60% of those living with mom were at or below the poverty line.
Children living with dad were more likely to be part of a family with a higher median income.
About 62% of custodial mothers and 39% of custodial fathers had child support agreements or awards from a court.
About 60% of the parents who did not live with their children (the non-custodial parent) had joint custody and/or visitation privileges.
It was more likely for the 5.3 million non custodial parents (who owed child support) to have made payments if they had joint custody and/or visitation.
Of the 59% of custodial parents who received non cash support e.g. gifts or expenses, 65% had agreements or awards.
No matter how you look at it working it out, if at all possible, is not only best for the children but for everyone involved.
A Few Facts About Parenting Plans
A Parenting Plan is part of the paperwork you will need to file with the court if you and your spouse decide to divorce or separate. It sets out a schedule of when the children will be with each parent and how decisions affecting the children will be made. The plan can be filed separately or as a joint agreement. The court will create its custody and support orders from the parenting plans.
A Parenting Plan sets forth how the parents will contribute to their children's care, health and well being by providing detailed information about:
Custody and Visitation
Decision making - Rights and Responsibilities
Expenses and Support
A Parenting Plan permits you and your spouse to avoid future conflict regarding your rights and responsibilities towards your children. If you can't work it out between you then a court will step in and make the decisions for you. But remember, rarely is anyone happy with what the court decides.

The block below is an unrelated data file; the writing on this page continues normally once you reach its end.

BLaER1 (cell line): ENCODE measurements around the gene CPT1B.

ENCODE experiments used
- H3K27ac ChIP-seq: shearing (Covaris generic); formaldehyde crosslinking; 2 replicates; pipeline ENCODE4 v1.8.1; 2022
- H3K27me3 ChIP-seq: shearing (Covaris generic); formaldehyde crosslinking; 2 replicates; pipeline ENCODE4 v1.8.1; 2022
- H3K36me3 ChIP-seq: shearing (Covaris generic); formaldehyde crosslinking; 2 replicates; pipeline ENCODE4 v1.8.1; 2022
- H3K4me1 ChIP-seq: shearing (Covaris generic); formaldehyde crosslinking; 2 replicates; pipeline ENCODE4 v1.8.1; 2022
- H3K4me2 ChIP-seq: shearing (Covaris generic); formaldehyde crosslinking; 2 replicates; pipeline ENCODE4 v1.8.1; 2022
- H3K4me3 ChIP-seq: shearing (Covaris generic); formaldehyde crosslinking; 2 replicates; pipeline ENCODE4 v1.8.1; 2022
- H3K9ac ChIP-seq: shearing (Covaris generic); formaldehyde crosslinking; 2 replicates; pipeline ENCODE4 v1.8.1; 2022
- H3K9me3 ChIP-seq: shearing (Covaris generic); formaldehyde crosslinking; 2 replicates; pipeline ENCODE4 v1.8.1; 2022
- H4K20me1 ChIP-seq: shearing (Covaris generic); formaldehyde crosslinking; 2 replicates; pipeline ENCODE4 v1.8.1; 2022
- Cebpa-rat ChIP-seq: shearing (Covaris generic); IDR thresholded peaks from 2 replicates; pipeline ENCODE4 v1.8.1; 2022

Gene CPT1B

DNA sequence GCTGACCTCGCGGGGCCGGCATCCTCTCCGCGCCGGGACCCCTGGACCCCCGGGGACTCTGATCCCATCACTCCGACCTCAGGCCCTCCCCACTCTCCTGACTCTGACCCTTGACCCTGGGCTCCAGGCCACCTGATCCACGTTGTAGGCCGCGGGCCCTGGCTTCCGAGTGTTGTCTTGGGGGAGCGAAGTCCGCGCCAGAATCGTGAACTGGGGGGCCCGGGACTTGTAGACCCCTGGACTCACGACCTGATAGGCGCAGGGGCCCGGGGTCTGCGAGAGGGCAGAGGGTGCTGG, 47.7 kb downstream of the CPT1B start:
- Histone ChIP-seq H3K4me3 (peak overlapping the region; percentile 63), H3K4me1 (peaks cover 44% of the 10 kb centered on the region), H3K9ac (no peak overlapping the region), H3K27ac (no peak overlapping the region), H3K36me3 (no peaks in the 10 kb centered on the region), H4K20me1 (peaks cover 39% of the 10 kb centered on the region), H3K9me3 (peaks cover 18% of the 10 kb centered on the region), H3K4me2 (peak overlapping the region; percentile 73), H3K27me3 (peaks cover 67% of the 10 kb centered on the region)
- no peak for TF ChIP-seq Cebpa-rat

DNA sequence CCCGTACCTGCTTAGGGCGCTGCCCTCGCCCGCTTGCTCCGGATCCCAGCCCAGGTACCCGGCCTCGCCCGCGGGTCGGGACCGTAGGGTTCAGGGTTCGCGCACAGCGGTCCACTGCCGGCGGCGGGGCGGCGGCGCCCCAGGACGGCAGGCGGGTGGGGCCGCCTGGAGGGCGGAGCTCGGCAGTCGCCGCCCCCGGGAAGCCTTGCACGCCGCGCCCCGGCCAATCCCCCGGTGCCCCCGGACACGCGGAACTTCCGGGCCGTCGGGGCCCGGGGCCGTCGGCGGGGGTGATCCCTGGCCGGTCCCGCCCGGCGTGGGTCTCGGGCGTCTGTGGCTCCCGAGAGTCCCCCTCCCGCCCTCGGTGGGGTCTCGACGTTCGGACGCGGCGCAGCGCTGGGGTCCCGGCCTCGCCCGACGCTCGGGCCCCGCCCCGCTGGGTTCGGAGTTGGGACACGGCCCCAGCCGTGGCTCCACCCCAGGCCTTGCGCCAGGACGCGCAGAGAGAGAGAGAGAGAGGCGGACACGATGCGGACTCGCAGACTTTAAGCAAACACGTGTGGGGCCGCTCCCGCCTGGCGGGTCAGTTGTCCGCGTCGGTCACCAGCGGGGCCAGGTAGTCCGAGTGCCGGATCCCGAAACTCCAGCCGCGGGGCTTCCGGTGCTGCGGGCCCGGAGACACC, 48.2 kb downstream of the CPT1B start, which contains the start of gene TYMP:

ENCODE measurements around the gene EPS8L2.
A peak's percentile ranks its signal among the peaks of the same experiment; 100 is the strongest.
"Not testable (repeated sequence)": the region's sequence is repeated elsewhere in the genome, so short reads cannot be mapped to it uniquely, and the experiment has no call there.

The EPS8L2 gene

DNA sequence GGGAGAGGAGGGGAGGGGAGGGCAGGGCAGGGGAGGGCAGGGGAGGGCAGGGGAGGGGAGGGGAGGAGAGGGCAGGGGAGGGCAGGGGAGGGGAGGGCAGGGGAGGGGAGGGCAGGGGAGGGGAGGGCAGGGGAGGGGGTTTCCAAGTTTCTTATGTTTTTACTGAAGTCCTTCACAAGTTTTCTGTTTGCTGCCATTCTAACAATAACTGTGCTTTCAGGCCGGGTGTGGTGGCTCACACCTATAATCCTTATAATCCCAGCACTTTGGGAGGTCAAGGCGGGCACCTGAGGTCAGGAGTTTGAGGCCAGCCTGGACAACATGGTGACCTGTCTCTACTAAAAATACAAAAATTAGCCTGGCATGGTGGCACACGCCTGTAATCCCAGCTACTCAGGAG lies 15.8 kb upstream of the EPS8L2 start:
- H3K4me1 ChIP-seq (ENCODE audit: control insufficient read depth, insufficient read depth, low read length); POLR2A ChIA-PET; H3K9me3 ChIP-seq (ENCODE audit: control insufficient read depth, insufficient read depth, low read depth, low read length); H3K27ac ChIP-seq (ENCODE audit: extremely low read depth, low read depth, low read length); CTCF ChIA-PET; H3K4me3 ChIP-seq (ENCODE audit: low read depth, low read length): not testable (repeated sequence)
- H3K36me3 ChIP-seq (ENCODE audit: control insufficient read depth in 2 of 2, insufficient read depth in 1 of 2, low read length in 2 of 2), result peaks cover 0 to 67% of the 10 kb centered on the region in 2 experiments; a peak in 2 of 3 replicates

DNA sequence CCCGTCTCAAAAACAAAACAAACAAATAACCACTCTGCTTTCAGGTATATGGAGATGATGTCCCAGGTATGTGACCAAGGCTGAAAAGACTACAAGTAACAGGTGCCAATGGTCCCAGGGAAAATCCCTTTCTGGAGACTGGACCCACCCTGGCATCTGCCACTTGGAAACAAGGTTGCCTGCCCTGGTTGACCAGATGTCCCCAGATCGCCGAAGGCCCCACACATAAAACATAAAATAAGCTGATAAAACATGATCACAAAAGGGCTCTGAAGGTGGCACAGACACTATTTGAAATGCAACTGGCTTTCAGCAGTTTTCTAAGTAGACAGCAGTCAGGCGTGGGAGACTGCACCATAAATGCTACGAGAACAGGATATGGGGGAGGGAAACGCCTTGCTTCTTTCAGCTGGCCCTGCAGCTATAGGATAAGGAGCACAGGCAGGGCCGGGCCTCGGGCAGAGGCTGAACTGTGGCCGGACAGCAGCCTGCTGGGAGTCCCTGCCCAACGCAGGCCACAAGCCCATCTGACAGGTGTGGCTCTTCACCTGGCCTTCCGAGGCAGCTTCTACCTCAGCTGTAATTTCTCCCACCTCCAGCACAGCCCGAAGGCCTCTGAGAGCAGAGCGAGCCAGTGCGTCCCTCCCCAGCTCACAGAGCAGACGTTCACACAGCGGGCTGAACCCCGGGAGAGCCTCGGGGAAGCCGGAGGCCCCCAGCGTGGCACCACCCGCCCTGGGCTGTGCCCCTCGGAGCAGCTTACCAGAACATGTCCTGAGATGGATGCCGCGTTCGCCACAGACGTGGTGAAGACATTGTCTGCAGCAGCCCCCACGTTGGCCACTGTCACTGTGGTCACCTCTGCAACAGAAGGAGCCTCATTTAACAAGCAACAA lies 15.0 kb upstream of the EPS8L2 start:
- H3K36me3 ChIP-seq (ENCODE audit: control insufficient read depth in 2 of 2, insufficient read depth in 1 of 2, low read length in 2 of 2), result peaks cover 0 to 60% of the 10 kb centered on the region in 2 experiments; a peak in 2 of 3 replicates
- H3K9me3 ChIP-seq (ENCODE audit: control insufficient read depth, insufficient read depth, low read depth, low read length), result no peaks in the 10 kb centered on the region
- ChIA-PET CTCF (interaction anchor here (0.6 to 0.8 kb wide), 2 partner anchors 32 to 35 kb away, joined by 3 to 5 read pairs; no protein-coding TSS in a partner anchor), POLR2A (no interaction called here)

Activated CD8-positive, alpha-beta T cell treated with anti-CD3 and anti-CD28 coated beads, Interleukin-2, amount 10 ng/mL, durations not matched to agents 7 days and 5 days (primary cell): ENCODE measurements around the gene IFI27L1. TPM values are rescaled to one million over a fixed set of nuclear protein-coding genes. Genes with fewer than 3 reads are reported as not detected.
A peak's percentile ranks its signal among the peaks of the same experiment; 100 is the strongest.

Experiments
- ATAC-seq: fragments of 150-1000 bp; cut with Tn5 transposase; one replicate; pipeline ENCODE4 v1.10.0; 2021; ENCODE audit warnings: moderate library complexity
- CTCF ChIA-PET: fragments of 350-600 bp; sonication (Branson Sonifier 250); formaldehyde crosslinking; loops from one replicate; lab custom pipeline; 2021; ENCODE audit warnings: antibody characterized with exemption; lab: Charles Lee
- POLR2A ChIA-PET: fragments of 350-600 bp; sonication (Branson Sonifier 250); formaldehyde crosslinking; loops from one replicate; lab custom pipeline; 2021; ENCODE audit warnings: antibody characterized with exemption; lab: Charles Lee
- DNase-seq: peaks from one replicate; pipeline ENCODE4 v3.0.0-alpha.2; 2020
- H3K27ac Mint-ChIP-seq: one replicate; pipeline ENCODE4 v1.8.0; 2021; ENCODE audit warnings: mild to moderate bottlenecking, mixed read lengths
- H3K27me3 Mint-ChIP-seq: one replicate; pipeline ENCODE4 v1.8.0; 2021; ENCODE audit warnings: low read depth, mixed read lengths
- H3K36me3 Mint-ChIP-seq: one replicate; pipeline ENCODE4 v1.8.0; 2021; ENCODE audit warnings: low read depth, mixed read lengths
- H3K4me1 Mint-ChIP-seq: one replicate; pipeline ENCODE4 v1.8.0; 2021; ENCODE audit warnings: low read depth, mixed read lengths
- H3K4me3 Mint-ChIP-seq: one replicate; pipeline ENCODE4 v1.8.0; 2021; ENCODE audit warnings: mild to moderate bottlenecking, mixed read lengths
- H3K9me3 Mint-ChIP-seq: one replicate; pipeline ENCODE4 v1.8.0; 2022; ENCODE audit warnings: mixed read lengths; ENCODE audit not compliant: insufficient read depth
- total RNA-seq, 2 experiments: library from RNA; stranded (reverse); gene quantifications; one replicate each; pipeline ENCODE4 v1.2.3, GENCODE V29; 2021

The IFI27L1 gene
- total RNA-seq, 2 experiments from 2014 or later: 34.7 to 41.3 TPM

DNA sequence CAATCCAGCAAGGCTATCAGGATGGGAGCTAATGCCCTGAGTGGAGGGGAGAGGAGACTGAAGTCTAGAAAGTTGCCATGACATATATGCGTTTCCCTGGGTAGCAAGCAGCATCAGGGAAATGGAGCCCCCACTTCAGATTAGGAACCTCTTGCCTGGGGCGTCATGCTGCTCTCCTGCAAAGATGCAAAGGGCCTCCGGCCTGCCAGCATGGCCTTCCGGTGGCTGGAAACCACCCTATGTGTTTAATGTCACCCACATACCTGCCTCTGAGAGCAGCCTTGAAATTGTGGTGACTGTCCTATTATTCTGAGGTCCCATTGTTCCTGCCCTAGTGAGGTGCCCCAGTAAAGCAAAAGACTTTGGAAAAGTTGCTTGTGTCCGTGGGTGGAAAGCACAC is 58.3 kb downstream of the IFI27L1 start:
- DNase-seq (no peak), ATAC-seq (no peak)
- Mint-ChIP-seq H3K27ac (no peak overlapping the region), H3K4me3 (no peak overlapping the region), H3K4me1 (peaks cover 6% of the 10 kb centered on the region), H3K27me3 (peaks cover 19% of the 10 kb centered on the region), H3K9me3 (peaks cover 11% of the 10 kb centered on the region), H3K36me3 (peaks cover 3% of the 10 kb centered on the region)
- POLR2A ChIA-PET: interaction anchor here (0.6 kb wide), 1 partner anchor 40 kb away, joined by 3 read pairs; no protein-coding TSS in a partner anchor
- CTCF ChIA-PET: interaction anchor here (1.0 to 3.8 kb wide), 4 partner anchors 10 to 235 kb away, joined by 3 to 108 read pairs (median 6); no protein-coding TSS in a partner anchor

Your Parenting Plan will govern your future relationship with your children and your former spouse. It is best if you and your spouse are actively involved in developing it. After all you know the most about your children and their needs. The best parenting plans are flexible but structured enough to be able to readily implement. They put the children's needs first, and allow for re-tuning and re-adjustment as circumstances change. There is research to suggest that compliance and implementation are much higher when parents are actively involved in creating the plan.
Custody and Visitation
Physical custody refers to who the children's living arrangements. The custodial parent has the day-to-day care, supervision and decision-making responsibilities for the children. Sole custody means the children live with one parent full time while the other parent has visitation on a regular schedule. This is the traditional and still most common parenting arrangement.Joint custody can take different forms. The children can alternate between the homes of the parents on a regular schedule. Or "Nesting" where the children remain in one home, usually the family home, and the parents move in and out on a regular schedule. Joint custody will give you both substantial time with the children.